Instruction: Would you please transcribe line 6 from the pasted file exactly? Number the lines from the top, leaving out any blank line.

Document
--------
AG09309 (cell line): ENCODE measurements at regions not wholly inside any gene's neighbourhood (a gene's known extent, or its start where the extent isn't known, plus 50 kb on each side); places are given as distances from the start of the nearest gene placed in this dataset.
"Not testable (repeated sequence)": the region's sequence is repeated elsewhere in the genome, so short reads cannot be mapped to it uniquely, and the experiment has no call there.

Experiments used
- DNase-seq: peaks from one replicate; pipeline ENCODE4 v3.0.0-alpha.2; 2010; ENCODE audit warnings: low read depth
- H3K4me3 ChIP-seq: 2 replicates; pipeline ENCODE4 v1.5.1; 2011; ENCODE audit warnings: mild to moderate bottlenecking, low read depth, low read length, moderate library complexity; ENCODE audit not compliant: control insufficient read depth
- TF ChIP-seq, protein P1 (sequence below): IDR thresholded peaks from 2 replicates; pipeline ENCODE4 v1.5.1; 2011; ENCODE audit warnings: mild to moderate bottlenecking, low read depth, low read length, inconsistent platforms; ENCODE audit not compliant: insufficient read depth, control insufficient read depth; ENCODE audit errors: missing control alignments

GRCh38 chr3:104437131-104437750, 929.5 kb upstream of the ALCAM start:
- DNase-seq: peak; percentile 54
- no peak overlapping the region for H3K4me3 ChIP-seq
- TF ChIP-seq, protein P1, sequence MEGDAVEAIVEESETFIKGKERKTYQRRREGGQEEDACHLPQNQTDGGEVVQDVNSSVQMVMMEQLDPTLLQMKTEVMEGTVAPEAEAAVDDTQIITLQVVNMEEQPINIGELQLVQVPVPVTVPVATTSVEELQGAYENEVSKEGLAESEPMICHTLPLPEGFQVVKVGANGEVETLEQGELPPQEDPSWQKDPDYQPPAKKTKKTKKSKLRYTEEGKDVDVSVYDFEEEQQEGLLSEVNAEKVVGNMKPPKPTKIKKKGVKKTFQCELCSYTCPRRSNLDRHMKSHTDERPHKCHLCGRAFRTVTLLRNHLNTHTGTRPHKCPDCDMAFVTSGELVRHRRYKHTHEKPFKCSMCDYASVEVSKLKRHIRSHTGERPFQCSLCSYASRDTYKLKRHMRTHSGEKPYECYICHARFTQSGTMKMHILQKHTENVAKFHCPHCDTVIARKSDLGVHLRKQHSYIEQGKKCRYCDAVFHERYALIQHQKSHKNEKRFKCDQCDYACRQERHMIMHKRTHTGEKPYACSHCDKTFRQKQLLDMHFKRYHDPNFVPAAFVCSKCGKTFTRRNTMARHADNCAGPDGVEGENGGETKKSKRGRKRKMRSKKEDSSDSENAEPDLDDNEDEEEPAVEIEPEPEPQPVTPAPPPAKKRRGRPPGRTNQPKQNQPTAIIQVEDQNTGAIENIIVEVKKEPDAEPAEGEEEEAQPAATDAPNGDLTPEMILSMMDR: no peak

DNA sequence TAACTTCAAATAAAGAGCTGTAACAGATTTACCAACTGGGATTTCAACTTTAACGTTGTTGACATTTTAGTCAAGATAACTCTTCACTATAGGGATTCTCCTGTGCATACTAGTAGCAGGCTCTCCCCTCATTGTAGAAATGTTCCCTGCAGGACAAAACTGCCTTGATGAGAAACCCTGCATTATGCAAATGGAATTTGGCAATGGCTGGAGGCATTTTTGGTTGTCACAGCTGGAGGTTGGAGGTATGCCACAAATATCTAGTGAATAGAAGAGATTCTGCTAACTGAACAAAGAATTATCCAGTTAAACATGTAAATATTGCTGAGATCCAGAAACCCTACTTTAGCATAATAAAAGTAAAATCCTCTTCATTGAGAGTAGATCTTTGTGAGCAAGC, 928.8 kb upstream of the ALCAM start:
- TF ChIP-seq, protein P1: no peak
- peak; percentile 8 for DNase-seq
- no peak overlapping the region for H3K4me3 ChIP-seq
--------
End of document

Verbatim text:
- TF ChIP-seq, protein P1 (sequence below): IDR thresholded peaks from 2 replicates; pipeline ENCODE4 v1.5.1; 2011; ENCODE audit warnings: mild to moderate bottlenecking, low read depth, low read length, inconsistent platforms; ENCODE audit not compliant: insufficient read depth, control insufficient read depth; ENCODE audit errors: missing control alignments